In the crabtastic world of medieval eating, I am but one claw lost at sea. It’s like one day I woke up and all these new crab joints had popped up in Honolulu. I could tell by the flood of friends sporting plastic bibs in their Facebook pictures. So after my recent positive Dungeness Crab experience at The Food Company, I decided it was time to get crackin’.
The first place I literally dug into was Crab City in Kaimuki, where Le Cacao Bistro briefly made its home on the corner of 9th and Waialae Avenues. Crab City is another one of pastry chef chef J.J. Luangkhot’s creations (he owns JJ Bistro and French Pastry down the street), and hopefully this attempt to fill that corner space will work. The concept is simple: You order a bunch of shellfish, served in a piping hot plastic bag. You put on your crab gear (bib, plastic gloves) and you get your hands dirty. The tables for four are really only big enough for two, for you need some serious elbow room to declaw your meal without hitting your neighbor in the jaw.
I came for the Dungeness Crab, which you can order at a seasonal market price along with lobster, King Crab, Snow Crab, Blue Crab and crawfish. But I selected a combo instead, since those are where the real deals are. For $48, you can get either lobster or a large Dungeness Crab (which we opted for), small pieces of corn-on-the-cob, two potatoes, a few sausage slices, about six mussels, six shell-on shrimp and some crawfish and clams tossed in your choice of sauce: garlic butter, lemon garlic butter or Cajun style. You can also pick your spice level at mild, medium or “volcano.” It’s nice to try a variety of shellfish, but I got the feeling from looking around at other diners’ faces that each combo is like a grab bag–you don’t always get an equal amount of everything.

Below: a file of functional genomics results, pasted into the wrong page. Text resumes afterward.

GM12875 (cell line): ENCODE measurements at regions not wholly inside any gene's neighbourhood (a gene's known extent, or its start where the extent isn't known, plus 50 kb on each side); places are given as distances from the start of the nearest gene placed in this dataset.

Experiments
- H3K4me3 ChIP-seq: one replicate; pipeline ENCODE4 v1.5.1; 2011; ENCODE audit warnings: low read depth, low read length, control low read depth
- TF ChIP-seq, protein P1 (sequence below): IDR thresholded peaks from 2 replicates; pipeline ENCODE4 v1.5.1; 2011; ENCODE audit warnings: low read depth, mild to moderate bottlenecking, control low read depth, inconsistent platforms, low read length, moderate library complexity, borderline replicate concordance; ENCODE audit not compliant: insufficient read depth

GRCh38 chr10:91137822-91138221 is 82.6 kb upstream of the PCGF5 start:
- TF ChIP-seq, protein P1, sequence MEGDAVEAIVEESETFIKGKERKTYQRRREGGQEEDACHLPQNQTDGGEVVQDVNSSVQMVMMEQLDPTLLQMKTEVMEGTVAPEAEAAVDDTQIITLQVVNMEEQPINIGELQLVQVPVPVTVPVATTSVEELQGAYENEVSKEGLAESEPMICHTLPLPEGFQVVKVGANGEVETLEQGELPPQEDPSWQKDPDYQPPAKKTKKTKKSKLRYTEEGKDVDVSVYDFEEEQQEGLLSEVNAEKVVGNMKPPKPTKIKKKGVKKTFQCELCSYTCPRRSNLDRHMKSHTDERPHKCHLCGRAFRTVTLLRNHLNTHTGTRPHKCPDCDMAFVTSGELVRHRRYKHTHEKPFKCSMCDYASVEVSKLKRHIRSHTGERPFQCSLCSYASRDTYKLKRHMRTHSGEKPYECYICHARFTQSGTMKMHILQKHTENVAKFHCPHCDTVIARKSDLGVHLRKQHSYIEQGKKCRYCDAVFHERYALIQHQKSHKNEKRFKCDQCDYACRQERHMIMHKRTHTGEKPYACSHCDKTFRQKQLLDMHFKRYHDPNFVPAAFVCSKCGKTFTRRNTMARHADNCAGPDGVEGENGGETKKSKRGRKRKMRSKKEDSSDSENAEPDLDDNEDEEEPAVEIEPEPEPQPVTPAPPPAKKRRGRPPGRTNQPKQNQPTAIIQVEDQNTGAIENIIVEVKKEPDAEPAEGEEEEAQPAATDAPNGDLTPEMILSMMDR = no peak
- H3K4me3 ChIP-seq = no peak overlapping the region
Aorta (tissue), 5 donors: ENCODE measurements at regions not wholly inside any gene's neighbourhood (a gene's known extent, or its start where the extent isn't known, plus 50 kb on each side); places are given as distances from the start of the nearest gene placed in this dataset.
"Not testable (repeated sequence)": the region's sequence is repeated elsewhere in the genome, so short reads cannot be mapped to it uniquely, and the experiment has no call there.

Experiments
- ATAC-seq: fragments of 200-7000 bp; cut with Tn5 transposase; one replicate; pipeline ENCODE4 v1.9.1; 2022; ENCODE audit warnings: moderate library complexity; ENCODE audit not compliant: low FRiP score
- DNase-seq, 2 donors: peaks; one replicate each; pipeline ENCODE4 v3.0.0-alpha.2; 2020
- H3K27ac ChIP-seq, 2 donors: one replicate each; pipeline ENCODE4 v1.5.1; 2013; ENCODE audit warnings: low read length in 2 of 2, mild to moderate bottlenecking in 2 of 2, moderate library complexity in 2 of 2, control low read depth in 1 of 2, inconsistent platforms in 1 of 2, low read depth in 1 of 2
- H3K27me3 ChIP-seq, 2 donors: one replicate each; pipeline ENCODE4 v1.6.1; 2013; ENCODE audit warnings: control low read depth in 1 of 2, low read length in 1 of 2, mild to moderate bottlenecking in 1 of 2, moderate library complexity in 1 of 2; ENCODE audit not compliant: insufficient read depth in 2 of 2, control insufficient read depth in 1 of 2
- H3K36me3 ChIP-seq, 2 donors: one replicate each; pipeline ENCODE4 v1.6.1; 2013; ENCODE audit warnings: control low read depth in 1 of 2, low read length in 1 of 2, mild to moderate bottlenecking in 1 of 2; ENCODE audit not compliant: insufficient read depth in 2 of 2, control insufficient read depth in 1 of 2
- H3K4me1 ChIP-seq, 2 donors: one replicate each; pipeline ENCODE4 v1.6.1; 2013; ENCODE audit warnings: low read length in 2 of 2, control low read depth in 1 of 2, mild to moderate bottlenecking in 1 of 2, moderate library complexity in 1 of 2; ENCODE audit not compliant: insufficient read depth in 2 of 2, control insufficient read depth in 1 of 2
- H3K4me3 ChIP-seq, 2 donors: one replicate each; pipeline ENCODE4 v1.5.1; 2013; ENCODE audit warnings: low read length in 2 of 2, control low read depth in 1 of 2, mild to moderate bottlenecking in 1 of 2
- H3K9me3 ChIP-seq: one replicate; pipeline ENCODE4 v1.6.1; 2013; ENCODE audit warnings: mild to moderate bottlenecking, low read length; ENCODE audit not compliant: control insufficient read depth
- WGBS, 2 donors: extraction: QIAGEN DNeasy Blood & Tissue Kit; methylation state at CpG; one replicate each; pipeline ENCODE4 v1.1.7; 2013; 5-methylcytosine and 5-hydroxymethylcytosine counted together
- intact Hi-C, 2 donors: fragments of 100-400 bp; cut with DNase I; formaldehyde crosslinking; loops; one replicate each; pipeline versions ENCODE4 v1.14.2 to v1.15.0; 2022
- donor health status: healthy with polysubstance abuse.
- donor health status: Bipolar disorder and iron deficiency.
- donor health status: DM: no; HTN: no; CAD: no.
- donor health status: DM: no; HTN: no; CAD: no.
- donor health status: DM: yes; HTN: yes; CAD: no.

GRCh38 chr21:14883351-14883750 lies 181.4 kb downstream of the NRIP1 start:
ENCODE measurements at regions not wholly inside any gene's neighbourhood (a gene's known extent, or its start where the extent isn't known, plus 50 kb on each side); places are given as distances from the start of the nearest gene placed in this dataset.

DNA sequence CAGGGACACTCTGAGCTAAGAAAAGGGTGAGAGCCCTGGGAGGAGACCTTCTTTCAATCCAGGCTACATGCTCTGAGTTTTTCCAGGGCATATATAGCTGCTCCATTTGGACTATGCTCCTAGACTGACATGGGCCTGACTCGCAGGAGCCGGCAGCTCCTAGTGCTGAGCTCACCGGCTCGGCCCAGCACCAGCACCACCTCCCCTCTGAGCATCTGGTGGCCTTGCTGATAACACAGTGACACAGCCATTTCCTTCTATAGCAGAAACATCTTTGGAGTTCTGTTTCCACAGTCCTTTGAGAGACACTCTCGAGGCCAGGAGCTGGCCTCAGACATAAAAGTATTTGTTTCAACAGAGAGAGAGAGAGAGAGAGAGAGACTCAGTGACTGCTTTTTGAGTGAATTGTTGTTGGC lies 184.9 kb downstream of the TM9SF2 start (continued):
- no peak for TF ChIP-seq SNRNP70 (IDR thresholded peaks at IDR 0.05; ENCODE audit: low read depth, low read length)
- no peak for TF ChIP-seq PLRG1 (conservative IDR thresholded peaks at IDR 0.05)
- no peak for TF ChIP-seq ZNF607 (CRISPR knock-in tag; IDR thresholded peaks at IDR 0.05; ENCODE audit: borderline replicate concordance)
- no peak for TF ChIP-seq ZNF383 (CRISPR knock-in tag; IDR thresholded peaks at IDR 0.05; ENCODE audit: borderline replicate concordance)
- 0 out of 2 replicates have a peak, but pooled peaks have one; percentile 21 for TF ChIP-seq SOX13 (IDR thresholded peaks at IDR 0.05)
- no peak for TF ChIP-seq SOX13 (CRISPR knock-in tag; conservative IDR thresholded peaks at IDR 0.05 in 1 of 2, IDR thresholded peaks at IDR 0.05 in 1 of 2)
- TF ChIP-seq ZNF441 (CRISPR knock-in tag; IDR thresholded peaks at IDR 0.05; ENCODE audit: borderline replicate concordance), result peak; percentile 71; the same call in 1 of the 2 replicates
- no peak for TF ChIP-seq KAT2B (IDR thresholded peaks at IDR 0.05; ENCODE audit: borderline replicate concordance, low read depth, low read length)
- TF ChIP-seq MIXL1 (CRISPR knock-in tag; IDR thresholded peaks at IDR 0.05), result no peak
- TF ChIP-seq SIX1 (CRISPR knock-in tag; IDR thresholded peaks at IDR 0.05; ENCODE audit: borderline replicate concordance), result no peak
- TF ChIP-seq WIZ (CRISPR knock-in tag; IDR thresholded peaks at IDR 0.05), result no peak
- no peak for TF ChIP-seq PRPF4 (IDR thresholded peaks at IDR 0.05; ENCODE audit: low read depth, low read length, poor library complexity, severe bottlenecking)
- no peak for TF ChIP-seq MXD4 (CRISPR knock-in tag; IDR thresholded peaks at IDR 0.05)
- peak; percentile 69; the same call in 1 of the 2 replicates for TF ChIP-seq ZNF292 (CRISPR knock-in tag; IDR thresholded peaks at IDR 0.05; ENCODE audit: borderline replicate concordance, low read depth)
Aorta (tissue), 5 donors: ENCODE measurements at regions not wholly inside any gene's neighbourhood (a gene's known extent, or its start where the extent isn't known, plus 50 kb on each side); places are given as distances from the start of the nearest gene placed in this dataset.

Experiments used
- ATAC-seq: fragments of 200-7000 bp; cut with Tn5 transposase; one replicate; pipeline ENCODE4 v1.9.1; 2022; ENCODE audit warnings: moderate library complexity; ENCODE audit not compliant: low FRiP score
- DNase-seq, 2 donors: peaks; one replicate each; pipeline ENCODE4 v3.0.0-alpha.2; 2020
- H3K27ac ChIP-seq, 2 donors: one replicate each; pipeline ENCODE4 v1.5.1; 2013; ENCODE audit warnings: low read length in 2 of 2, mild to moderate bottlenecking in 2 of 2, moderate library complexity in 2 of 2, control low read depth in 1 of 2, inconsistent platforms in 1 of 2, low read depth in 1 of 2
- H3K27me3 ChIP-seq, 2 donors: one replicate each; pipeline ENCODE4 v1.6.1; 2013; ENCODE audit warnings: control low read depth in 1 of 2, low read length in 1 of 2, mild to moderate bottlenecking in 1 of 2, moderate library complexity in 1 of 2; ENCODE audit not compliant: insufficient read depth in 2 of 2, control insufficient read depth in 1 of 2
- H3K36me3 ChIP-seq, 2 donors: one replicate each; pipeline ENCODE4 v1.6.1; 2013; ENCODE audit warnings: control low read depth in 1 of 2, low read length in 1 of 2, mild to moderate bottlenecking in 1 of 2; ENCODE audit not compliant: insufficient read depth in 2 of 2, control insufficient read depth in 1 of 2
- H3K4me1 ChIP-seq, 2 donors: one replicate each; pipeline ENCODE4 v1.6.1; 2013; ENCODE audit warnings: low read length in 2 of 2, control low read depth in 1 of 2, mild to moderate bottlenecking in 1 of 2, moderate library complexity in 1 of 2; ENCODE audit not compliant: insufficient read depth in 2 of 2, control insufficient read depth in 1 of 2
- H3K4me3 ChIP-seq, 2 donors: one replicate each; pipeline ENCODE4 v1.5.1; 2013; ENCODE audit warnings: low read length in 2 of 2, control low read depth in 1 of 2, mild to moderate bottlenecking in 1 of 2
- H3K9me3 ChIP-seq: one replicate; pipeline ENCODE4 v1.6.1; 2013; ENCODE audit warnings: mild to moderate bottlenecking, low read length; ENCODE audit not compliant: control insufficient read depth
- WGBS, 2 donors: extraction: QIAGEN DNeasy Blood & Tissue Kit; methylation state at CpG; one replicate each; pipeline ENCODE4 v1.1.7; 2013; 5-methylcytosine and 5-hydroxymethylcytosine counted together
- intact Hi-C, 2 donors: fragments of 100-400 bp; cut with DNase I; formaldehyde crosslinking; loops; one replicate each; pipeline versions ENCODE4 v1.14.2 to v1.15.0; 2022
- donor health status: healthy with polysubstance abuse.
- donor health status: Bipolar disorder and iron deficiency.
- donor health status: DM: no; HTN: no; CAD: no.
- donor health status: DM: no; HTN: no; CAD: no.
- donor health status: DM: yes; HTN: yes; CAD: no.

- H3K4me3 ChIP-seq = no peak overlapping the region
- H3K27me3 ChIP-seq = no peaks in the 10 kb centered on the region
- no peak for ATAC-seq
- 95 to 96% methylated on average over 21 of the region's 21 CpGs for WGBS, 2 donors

Next time, I would probably go with straight-up mussels, which are not only easier to eat, but pick up the flavor of the tasty sauce (I recommend the lemon garlic butter) better than any of the other offerings. The Dungeness Crab, sadly, was not as meaty or as flavorful as I’d expected, and the crawfish were basically just there for show, because as soon as you crack one open, you soon realize that it’s not worth the work. I’d rather substitute some extra shrimp or potatoes for the hot-doggish pieces of sausage, which were a bit of a miss for my fiancé and me. This bag-of-fun, while stuffed, isn’t extremely filling, so we were glad that we also ordered the Cajun Fries ($4.99), thick and crinkle-cut with a pretty standard seasoning, reminiscent of Lawry’s, which you can get locally at Foodland.
And speaking of local, I was hoping some of Crab City’s offerings would be locally sourced. But the story is that their lobsters are shipped from Maine to San Francisco, then to your plate. The other shellfish, like the crab, comes from the Pacific coasts of California and Washington.
When I walked into Raging Crab, I was again hoping that I would be eating something local, but the seafood at Raging Crab is from the mainland too, mostly from Washington, while the King Crab comes from Alaska. The sauces, though, are made in-house, and the gumbo ($6.99 with rice) is made with local products.
Despite the fact that both Crab City and Raging Crab are conceptually similar, with shellfish from the same coastal areas, my vote goes to Raging. Raging’s combos are cheaper ($38 will get you three different kinds of seafood with white rice, Cajun french fries, corn and sausage). Most importantly, the seafood seems fresher. Now I’m no fisherman, but the shrimp, mussels and Snow Crab at Raging Crab just tasted cleaner than the bag of seafood at Crab City, not to mention my sausage tasted like actual sausage and not Ballpark Franks. Perhaps it’s because we got their famous “The Works” sauce on the side–it is a combination of their three sauces: lemon pepper, garlic butter and raging Cajun–and ordered the seafood broiled without the sauces. This way, you can actually control flavor and gauge the quality of the food. I also liked that I could order a Coors Light, Miller Light or Heineken. There is something about the combination of beer in a bottle ($3 domestic and $5 imported) and seafood in a bag that just feels right.
What I’ve come to realize about these crab places is that it’s all about the experience. That’s what you’re really paying for–the food adventure–because if you want to spend $100 on a seafood dinner for two, there are surely more refined ways to dine. But putting on a bib and getting food all over your face is kind of an endearing way to spend an evening with someone you love. And who cares if you make a mess? Crab City and Raging Crab both have that covered.